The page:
Taken in Karaköy near Galata Tower.
A view from Galata Bridge.
The beautiful view by Bebek.
More Bebek! I honestly was very lucky the day was so beautiful.

Walking around, it’s impossible not to notice all the cats. I was confused at first about how such masses of stray cats could be so well-fed and groomed before my hosts informed me that the municipality vaccinates them and the locals in Istanbul all do their parts to take care of the cats, leaving cat food, opened cans of tuna, and little cardboard shelters on the side of the road for any passing cat to use. If you’ve ever seen the documentary Kedi… well, it’s exactly like that.

Without further ado, a slideshow of all my best kedi shots (there are plenty more than this on my phone; pruning through them is my gift to you).

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If I had to sum up the trip, the glorious, long, lovely, hectic, amazing trip in one word, it would be this: lucky. I was lucky to have had the opportunity and resources to go, lucky that the weather was so good for most of the trip, lucky to have stumbled across the people, restaurants, cats, streets, etc. that I did. But most of all, lucky to have had the opportunity to stay with my fantastic hosts, to get a good sense of Istanbul as a city and not as a tourist destination. I really can’t thank them enough for their hospitality.

My last day in Istanbul was Easter Monday, and after shopping for traditional Greek Easter bread, bittersweet and aromatic from the mastic and mahleb herbs, we died eggs in vinegar and had a last dinner of meze.

An Easter shot. The eggs and tsoureki are in the background.

On the plane ride back, I took out the Orhan Pamuk book again. I had been too busy (um… exploring) to give it much thought over break, but the seat in front of me had no monitor, and my backpack with laptop was stowed away in the overhead bin, so I had no choice but to try to start the book again. In the first two pages, I read: “… the rumble of a passing car, the clatter of an old bus, the rattle of the copper kettles that the salep maker shared with the pastry cook, the whistle of the parking attendant at the dolmuş stop…” Suddenly, it felt somewhat familiar.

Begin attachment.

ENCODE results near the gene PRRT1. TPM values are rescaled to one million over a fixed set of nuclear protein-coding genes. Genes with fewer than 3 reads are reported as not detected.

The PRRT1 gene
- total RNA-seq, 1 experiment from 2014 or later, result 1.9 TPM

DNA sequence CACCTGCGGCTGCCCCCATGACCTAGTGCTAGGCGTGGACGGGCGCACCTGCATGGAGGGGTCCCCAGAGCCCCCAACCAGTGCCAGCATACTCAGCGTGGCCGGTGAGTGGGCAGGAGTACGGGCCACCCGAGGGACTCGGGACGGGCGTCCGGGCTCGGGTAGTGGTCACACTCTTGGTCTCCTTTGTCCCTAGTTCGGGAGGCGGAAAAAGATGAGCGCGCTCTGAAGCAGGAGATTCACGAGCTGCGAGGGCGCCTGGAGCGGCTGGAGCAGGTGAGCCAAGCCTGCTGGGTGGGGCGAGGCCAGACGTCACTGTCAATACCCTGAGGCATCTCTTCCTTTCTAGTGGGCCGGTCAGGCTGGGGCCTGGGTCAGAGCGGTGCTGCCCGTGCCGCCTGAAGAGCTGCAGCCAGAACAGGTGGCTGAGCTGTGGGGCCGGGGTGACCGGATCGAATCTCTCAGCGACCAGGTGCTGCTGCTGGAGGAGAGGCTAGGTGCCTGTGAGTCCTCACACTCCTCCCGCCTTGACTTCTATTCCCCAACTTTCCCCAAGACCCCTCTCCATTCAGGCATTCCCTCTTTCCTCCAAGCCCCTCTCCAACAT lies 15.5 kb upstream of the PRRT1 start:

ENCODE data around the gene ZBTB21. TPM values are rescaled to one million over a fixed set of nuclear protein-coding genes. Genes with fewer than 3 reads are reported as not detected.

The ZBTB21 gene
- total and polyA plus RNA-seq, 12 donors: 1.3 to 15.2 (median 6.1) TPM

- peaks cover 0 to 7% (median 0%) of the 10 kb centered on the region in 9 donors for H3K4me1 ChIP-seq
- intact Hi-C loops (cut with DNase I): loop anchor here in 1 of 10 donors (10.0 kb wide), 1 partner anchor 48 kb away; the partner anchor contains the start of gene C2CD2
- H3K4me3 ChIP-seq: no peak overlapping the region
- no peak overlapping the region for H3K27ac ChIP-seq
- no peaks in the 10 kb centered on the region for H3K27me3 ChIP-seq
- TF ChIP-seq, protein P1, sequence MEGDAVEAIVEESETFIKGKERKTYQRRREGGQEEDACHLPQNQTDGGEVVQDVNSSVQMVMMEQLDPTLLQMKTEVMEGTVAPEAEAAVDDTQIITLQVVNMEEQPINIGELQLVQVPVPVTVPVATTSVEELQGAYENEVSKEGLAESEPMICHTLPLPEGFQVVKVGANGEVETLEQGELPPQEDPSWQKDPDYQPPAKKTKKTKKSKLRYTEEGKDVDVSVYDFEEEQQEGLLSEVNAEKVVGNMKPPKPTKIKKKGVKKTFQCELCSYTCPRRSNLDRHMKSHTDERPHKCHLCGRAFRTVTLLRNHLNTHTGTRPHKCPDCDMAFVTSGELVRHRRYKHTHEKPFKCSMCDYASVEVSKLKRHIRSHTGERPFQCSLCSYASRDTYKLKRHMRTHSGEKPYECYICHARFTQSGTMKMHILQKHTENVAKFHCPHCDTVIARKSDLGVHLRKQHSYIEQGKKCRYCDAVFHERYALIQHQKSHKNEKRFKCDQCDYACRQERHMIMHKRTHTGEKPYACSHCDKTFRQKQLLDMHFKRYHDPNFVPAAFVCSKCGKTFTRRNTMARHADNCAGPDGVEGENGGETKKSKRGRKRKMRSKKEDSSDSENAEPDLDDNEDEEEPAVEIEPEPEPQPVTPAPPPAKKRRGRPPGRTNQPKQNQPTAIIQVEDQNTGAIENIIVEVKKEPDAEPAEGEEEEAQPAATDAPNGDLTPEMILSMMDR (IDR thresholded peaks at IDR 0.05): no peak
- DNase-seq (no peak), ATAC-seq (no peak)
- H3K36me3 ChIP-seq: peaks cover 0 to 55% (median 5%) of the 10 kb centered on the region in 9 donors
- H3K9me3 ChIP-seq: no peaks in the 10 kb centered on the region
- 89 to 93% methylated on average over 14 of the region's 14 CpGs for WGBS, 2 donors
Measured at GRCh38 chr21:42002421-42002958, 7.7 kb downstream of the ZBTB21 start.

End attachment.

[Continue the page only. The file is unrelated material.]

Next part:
I smiled, and kept reading.

Istanbul Part 2: FOOD FOOD FOOD

FOOD FOOD FOOD! The food, if you can’t tell already, made a big impression on me.

This post is part of a three-post series about spring break in Istanbul! Links to Part 1 (attractions) and Part 3 (love letter/CATS).

Turkish food is fantastic. Tons of seafood for the seafood lover (me), tons of meat for the meat lover (also me), tons of fresh veggies for the veggie lover (me me me), and all of it fresh and well-prepared (and super cheap!). My hosts said that Turkish food emphasizes the actual flavor of the food, which is why you’ll never have a spice like cumin or curry powder overpowering the ingredients. Anyway, enough talk, here are some great pictures of food.

Turkish Breakfast

Oh my goodness, the miracle that is Turkish breakfast. I’m pretty sure when God made Turkish breakfast he asked himself what all of my favorite foods in the world would be in order to put them together in one fabulous meal. Fresh cucumbers, tomatoes, various types of hard cheeses, cured meats, olives, sour cherries, honey, hard-boiled eggs, WALNUTS, and, a Turkish phenomenon that I have come to adore, SIMIT. Simit is a kind of crusty, sesame-seed encrusted bread that is absolutely divine toasted (or not toasted, really. It’s just divine). I was lucky enough to have experienced three of these marvelous breakfasts at the country house.

From farthest to closest we have: cucumbers, cured meat/beef tongue, bowls of [walnuts, honey, sour cherries, olives], cheeses, tomatoes, lettuce, simit on the left and bread on the right.

These are small plates eaten with bread before the main meal. Again, I was fortunate to have experienced an incredible spread of meze at the country house. Honestly, the stuff is good enough to replace the main meal in my opinion. My favorites included fish egg paste, lentil patties, and a kind of marinated sea kelp sort of thing.